Several interesting details about 2011 college enrollment in the United States are these: of the total enrolled, more than half were females (55.2% versus 44.8%); most were full-time (73%); most were enrolled in public institutions (79%), and slightly more than half of the students were employed, either part-time (27.5%) or full-time (25.7%). For anyone interested in more details about this “market,” the source from which we obtained today’s market size—link provided below—offers a very detailed breakdown of college enrollment in the United States, by demographic characteristics as well as by type of institution and by years in school.

Geographic reference: United States
Year: 2011
Market size: 20.4 million
Source: “Table 5. Type of College and Year Enrolled for College Students 15 Years Old and Over, by Age, Sex, Race, Attendance Status, Control of School, Disability Status, and Enrollment Status: October 2011,” part of the Current Population Survey series produced and made available to us all by the U.S. Census Bureau on their website here.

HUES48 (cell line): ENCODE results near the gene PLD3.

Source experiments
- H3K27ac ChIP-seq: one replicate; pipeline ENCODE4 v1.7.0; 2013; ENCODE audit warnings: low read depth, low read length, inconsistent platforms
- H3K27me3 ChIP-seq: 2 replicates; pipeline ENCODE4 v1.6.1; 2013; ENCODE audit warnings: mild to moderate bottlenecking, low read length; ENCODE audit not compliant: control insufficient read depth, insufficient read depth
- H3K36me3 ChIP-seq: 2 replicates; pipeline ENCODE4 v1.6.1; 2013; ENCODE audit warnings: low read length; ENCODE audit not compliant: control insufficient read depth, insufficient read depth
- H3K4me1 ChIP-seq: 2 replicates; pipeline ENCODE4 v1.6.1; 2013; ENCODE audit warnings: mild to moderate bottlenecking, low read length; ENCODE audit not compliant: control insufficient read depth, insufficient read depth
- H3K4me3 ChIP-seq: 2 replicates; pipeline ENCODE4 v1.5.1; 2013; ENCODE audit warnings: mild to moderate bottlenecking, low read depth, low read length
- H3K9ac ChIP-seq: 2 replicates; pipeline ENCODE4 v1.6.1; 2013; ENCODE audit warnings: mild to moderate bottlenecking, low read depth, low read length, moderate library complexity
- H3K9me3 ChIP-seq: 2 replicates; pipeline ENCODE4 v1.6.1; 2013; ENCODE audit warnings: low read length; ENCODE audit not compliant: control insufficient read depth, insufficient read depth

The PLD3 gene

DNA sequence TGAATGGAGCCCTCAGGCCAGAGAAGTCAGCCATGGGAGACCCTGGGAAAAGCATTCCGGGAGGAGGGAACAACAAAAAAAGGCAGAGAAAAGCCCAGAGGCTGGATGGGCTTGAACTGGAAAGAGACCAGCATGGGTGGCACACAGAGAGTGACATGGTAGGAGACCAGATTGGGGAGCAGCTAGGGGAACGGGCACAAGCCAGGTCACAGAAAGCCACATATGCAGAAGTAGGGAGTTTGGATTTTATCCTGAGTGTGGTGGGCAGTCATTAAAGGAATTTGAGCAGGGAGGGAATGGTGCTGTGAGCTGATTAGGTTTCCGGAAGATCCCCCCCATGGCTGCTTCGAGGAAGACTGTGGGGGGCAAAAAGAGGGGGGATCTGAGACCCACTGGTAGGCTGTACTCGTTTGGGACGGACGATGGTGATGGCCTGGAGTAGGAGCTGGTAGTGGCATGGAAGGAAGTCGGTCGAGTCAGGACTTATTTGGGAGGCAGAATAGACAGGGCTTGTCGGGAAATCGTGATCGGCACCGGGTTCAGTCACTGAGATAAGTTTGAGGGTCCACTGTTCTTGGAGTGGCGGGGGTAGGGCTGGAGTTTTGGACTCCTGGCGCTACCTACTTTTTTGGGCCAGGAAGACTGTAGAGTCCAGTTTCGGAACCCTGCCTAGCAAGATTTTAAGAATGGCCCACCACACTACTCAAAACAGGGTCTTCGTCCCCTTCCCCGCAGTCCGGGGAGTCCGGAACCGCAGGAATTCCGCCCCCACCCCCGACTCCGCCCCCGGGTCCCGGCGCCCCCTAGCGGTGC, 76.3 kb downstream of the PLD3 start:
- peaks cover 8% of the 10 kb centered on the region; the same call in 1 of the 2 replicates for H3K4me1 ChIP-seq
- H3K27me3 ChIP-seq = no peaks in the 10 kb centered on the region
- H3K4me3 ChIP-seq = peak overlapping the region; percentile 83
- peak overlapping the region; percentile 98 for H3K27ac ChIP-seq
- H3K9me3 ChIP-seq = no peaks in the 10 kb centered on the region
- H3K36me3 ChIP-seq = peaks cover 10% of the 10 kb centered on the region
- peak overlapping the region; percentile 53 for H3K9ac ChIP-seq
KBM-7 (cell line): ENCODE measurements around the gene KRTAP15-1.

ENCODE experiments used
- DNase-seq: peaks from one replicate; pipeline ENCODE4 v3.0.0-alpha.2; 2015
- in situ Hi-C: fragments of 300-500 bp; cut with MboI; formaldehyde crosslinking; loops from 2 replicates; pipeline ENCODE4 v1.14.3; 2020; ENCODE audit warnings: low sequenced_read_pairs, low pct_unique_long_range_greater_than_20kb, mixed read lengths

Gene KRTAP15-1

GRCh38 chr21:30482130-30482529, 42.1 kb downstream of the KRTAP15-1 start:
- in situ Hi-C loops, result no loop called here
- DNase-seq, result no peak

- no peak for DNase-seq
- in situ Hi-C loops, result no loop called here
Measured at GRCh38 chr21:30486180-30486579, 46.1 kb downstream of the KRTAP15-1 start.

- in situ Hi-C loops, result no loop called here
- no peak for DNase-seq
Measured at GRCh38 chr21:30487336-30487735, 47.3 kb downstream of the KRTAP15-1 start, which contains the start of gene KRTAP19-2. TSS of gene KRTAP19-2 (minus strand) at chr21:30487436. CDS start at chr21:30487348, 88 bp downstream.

Original source: U.S. Department of Commerce, Census Bureau.
Posted on November 30, 2012


Waldkindergartens, or forest kindergartens, are outdoor schools for three to five year olds. As the name implies, the classes are held in forests. Although these types of schools became popular in Europe in the 1950s and 1960s, the idea of outdoor classrooms began in the 1800s when Friedrich Froebel, a German educator and former forest intern, introduced the concept of kindergartens, or children’s gardens. When working with young children, he would teach them in garden settings or in the countryside. Later other educators expanded on his idea with a play-based curriculum.

In the United States, kindergartens are teacher-directed indoor classrooms; however, in the mid-2000s after the book Last Child in the Woods, by Richard Louv, was published there was a renewed interest in getting children outdoors for play and for education. While waldkindergartens are rare in the United States currently, the few programs that are in existence have waiting lists of students wanting to be part of the program. Are these programs beneficial? A study in Europe found that children who went through the waldkindergarten program had more self-confidence, a greater sense of independence, stamina, coordination, motivation and concentration. Some parents in the United States report that their children have better problem-solving and critical-thinking skills. Data show the approximate number of waldkindergartens in Germany.